Terry Porter is worried about "windshield time." That's the term he uses to describe the time he spends traveling from jobsite to jobsite checking up on his crews.
Porter, an electrical contractor in Jenks, Okla., says he'd rather be behind his desk than behind the wheel. "From a business standpoint, you're better served back at the office drumming up new business instead of driving around checking up on existing business," he says.
And with gas at well over four dollars a gallon, Porter adds that windshield time is now taking a bite out of his company's bottom line. "Ideally, I'd like to run all my jobsites without leaving the office," he says. "I'm just not sure how that's possible."
What Porter is talking about is what industry insiders have coined Remote Project Management - the ability to manage several jobsites from a central location. And the good news is, two emerging technologies - broadband for cell phones and GPS - are making remote project management both possible and practical for business owners like Porter.
3G brings broadband to your cell phone
There's been a lot of buzz about third generation (3G) services for mobile phones, and with good reason. 3G technology brings broadband wireless capabilities to your cell phone. With speeds that rival DSL connections, 3G networks have the potential to allow you to view streaming video, videoconference with colleagues, send and receive large files, and blaze through Web pages.
Imagine being connected to each of your jobsites via live streaming video. Your foreman points his cell phone at a flaw in a foundation and, with the speed and ease of sending a text message, transmits video footage of that image to you live over the Internet. Imagine being able to evaluate the problem and formulate a solution - all without leaving your desk.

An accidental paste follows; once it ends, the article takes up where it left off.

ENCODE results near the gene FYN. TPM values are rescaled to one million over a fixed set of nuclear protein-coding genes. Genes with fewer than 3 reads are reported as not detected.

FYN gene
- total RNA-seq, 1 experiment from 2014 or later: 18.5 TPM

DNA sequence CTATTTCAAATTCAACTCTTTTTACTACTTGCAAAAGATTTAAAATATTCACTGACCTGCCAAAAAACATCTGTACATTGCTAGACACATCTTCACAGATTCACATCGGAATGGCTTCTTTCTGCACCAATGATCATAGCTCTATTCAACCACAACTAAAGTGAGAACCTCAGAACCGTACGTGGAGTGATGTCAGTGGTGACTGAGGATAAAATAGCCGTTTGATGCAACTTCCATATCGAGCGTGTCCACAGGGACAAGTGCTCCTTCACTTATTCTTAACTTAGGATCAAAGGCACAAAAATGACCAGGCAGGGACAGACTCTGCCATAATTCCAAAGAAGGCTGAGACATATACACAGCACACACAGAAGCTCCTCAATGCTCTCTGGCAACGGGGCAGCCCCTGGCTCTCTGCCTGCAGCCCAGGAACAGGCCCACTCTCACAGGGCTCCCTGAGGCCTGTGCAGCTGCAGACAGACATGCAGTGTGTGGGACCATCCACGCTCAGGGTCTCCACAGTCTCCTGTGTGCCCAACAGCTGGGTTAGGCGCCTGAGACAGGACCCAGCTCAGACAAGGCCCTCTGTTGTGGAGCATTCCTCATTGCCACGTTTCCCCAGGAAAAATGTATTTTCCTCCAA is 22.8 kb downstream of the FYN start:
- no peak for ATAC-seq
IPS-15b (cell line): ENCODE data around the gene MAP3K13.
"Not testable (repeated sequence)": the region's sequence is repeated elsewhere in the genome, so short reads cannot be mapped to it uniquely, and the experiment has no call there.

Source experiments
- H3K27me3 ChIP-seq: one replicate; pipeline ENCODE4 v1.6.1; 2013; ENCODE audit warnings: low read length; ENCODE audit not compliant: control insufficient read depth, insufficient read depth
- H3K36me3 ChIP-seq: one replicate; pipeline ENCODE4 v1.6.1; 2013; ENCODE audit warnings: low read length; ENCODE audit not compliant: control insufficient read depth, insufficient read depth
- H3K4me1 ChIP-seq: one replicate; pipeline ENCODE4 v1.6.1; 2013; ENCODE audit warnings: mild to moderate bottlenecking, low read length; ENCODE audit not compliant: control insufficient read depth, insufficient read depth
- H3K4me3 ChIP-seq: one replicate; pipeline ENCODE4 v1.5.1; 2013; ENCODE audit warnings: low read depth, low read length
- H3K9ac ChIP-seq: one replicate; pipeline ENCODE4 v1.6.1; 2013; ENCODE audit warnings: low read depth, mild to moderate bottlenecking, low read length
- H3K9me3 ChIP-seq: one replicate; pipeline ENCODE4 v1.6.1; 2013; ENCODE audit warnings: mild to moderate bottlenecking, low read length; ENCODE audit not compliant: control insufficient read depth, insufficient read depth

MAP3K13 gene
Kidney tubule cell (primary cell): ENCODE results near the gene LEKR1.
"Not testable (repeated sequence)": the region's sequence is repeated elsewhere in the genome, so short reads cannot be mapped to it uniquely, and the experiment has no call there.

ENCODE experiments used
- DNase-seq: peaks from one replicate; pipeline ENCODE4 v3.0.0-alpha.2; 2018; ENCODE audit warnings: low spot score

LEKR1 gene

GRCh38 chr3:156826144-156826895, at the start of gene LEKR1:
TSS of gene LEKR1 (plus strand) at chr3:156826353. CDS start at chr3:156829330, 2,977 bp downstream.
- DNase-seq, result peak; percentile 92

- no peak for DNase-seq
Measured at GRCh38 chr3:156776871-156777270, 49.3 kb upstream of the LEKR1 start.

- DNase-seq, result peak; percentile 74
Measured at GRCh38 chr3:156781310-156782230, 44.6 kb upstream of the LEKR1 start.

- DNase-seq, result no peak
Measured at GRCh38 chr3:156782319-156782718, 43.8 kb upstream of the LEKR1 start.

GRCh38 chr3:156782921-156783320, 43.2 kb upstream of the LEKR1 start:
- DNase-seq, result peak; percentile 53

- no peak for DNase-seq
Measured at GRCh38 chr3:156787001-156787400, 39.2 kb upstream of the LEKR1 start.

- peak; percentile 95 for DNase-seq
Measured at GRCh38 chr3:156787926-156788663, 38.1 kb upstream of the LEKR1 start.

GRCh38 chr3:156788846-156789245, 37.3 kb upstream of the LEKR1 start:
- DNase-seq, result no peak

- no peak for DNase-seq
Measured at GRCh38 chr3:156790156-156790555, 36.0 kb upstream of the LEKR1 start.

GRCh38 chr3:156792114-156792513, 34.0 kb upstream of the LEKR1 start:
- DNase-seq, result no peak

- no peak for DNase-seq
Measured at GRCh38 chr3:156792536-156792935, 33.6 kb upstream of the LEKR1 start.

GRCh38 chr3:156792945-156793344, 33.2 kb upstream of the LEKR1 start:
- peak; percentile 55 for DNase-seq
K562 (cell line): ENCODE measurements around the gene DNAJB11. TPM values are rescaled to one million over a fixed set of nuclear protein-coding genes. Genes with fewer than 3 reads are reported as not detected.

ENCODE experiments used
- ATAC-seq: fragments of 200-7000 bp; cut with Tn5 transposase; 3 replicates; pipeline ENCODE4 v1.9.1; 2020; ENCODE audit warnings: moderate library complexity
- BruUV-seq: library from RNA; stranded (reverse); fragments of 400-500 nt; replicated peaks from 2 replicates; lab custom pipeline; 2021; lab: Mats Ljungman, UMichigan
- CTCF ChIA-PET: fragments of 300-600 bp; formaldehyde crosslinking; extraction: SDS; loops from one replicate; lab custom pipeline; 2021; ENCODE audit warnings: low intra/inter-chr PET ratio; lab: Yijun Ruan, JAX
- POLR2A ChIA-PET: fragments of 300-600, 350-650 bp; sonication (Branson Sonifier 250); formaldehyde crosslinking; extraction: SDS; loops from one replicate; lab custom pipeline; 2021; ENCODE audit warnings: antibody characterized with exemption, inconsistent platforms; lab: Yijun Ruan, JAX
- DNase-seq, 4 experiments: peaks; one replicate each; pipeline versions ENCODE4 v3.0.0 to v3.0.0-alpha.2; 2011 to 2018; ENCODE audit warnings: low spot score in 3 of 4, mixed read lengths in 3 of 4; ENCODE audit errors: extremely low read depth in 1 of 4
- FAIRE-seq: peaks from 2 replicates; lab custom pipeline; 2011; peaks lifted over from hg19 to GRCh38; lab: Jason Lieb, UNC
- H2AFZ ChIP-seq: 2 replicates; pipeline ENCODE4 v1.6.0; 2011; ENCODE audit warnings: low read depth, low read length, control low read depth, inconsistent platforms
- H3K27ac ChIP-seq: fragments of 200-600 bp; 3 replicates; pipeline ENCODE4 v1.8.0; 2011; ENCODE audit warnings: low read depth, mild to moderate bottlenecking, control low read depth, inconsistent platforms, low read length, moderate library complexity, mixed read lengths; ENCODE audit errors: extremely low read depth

And that's just video. Consider all the other types of valuable information that can be sent to and from broadband-enhanced cell phones and PDAs: blueprint details, schematics, and even attendance records, to name a few.
Not surprisingly, cell phone manufacturers are scrambling to produce devices that leverage the power of 3G - the newest of the high speed wireless services. Ever wonder why picture phones take such shoddy pictures? Or why video captured on your old cell phone looks so bad? Technology that supports higher resolution images and video has been around for a while. But what's the point of manufacturing a cell phone with a high-resolution camera if you can't get that image back to the office? Before 3G, there was no point. Now you can expect to see advanced mobile devices with cameras in the 3- to 5-megapixel range and with high-resolution video capabilities.
Looking even further into the future, there's already talk of a 3.5G standard that promises speeds up to 14.4 mbps. That's almost five times faster than a cable modem!
Track workers and assets with GPS
You've heard of it, but maybe you're not so clear on the ways this powerful technology is being used, and, more importantly, how it can benefit your business.
GPS stands for Global Positioning System. It consists of 24 satellites that circle the earth twice a day transmitting signal information. GPS receivers on the ground are able to take this information and determine a user's or asset's exact location.
GPS is relatively cheap. In fact, it's free. Back in 1983, President Reagan made the system free for civilian use as a common good. And in 1999,
President Clinton ordered that Selective Availability - a feature that intentionally introduced errors to GPS signals - be turned off. Since then, GPS accuracy has improved dramatically, and recent advances in technologies that employ GPS will make it an integral tool in tracking workers and assets.